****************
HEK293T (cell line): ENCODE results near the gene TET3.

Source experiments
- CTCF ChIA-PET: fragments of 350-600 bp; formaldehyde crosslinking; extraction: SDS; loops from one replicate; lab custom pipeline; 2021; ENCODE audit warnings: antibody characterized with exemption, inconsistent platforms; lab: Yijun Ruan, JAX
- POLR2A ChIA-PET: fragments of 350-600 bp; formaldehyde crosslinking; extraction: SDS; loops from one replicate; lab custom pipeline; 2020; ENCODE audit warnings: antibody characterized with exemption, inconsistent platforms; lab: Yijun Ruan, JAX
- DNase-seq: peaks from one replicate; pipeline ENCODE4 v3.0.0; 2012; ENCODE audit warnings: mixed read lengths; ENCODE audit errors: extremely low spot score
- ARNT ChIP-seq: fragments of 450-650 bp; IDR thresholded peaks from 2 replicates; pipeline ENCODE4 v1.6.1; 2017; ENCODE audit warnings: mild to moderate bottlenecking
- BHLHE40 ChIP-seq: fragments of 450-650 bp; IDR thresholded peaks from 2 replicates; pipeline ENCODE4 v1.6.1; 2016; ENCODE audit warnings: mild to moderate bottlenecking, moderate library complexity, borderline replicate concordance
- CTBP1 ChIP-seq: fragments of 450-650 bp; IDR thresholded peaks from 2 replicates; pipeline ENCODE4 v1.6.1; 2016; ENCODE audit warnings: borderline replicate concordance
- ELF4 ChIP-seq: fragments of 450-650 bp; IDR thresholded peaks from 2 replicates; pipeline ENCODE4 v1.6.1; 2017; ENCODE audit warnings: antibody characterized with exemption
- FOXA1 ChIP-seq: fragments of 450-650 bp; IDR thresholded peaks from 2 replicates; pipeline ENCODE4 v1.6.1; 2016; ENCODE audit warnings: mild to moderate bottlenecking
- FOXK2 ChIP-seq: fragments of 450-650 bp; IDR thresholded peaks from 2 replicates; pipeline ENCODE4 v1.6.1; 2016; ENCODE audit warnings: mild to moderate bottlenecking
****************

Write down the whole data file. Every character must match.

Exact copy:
HEK293T (cell line): ENCODE results near the gene TET3.

Source experiments
- CTCF ChIA-PET: fragments of 350-600 bp; formaldehyde crosslinking; extraction: SDS; loops from one replicate; lab custom pipeline; 2021; ENCODE audit warnings: antibody characterized with exemption, inconsistent platforms; lab: Yijun Ruan, JAX
- POLR2A ChIA-PET: fragments of 350-600 bp; formaldehyde crosslinking; extraction: SDS; loops from one replicate; lab custom pipeline; 2020; ENCODE audit warnings: antibody characterized with exemption, inconsistent platforms; lab: Yijun Ruan, JAX
- DNase-seq: peaks from one replicate; pipeline ENCODE4 v3.0.0; 2012; ENCODE audit warnings: mixed read lengths; ENCODE audit errors: extremely low spot score
- ARNT ChIP-seq: fragments of 450-650 bp; IDR thresholded peaks from 2 replicates; pipeline ENCODE4 v1.6.1; 2017; ENCODE audit warnings: mild to moderate bottlenecking
- BHLHE40 ChIP-seq: fragments of 450-650 bp; IDR thresholded peaks from 2 replicates; pipeline ENCODE4 v1.6.1; 2016; ENCODE audit warnings: mild to moderate bottlenecking, moderate library complexity, borderline replicate concordance
- CTBP1 ChIP-seq: fragments of 450-650 bp; IDR thresholded peaks from 2 replicates; pipeline ENCODE4 v1.6.1; 2016; ENCODE audit warnings: borderline replicate concordance
- ELF4 ChIP-seq: fragments of 450-650 bp; IDR thresholded peaks from 2 replicates; pipeline ENCODE4 v1.6.1; 2017; ENCODE audit warnings: antibody characterized with exemption
- FOXA1 ChIP-seq: fragments of 450-650 bp; IDR thresholded peaks from 2 replicates; pipeline ENCODE4 v1.6.1; 2016; ENCODE audit warnings: mild to moderate bottlenecking
- FOXK2 ChIP-seq: fragments of 450-650 bp; IDR thresholded peaks from 2 replicates; pipeline ENCODE4 v1.6.1; 2016; ENCODE audit warnings: mild to moderate bottlenecking